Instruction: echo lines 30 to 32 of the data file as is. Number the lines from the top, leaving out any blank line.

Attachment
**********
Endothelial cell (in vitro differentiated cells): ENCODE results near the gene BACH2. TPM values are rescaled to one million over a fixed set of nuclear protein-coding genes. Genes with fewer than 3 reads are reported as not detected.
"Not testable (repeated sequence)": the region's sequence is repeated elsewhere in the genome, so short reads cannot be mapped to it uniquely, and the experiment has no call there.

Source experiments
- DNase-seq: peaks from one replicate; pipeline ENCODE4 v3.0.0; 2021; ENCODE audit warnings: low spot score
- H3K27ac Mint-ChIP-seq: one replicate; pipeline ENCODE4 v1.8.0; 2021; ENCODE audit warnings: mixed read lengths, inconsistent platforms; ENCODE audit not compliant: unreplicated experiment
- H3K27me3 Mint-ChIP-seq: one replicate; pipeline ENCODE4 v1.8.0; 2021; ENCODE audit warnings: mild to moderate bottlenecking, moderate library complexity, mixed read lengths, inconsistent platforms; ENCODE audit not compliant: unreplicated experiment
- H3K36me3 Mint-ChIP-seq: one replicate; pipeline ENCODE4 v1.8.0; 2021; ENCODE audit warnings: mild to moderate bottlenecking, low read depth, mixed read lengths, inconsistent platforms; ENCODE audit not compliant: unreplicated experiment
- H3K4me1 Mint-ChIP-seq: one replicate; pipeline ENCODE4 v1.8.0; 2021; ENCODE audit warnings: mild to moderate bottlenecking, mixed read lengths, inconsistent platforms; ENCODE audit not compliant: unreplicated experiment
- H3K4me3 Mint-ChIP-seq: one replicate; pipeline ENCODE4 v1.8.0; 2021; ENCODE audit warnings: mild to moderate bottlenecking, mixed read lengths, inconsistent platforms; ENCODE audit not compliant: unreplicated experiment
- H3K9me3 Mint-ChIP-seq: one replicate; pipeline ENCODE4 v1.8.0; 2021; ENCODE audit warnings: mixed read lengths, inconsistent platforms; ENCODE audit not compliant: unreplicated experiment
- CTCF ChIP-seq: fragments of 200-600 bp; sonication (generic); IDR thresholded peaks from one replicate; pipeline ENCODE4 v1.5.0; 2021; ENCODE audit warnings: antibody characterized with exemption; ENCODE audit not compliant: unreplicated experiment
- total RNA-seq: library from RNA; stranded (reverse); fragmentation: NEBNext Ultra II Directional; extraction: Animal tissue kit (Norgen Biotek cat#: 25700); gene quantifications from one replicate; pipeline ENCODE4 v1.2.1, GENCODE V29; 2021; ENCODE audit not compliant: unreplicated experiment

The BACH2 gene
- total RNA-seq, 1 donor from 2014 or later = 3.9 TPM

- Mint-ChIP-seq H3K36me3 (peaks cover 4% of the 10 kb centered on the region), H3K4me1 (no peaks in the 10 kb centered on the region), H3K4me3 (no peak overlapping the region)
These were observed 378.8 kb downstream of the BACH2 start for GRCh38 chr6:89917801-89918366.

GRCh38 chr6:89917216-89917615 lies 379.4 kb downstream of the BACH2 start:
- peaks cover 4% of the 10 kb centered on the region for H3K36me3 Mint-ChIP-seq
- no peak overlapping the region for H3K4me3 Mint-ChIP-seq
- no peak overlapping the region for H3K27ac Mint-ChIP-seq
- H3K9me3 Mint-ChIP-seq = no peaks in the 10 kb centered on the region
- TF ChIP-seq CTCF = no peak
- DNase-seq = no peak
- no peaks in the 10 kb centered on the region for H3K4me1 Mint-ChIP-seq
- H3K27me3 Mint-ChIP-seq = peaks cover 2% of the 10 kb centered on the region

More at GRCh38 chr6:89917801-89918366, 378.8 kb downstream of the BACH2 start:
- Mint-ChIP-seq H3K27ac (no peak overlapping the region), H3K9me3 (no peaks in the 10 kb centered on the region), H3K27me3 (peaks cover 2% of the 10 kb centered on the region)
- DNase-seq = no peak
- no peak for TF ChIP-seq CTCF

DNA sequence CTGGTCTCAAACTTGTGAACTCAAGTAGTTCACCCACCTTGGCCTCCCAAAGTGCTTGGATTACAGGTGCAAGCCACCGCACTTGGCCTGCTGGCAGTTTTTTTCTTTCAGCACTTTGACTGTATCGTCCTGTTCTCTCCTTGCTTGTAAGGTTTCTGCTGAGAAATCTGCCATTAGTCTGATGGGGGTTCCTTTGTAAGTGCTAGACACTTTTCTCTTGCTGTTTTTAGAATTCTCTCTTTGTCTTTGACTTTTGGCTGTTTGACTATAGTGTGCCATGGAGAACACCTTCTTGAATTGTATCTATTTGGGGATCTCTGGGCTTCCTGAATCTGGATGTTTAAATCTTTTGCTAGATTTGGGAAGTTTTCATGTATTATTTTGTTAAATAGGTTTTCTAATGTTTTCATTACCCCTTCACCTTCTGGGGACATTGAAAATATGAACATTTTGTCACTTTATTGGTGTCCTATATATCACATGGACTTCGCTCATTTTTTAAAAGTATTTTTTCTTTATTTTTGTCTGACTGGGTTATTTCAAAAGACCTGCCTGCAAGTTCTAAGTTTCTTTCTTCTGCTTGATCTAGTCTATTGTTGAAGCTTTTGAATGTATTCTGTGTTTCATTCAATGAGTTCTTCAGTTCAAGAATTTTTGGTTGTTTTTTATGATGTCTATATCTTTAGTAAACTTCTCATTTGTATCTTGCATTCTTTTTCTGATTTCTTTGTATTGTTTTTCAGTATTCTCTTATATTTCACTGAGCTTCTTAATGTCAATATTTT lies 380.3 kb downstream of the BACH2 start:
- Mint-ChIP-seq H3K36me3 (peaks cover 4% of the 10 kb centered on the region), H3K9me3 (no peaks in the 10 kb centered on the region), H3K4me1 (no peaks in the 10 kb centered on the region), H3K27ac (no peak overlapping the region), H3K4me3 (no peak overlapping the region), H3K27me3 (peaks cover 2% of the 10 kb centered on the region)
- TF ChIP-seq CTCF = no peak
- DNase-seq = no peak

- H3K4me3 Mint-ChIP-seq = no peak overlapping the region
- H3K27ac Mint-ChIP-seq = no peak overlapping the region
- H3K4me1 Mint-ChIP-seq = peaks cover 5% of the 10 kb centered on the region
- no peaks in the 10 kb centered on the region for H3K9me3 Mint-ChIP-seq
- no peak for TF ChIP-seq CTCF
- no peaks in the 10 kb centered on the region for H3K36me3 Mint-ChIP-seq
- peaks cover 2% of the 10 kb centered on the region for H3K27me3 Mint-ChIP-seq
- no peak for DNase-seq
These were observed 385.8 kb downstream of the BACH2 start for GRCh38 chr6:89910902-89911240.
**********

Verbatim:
DNA sequence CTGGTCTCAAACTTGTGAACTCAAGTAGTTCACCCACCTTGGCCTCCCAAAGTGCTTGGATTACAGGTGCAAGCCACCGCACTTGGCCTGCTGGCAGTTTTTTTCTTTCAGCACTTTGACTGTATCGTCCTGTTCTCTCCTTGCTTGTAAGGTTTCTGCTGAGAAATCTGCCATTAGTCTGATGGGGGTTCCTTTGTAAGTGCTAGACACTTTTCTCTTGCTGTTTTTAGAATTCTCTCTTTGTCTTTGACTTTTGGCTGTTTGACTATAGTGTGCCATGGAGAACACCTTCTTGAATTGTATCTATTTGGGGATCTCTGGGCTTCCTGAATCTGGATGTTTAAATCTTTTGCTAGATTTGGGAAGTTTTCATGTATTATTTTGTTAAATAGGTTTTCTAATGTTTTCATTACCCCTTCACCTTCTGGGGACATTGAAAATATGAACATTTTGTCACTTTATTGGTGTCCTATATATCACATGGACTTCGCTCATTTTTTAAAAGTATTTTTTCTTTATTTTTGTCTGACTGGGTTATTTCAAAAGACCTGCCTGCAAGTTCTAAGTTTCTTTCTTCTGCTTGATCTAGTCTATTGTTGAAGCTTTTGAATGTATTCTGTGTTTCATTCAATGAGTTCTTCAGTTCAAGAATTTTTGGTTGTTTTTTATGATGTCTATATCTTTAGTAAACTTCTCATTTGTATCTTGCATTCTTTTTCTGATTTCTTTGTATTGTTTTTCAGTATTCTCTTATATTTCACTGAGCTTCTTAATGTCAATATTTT lies 380.3 kb downstream of the BACH2 start:
- Mint-ChIP-seq H3K36me3 (peaks cover 4% of the 10 kb centered on the region), H3K9me3 (no peaks in the 10 kb centered on the region), H3K4me1 (no peaks in the 10 kb centered on the region), H3K27ac (no peak overlapping the region), H3K4me3 (no peak overlapping the region), H3K27me3 (peaks cover 2% of the 10 kb centered on the region)
- TF ChIP-seq CTCF = no peak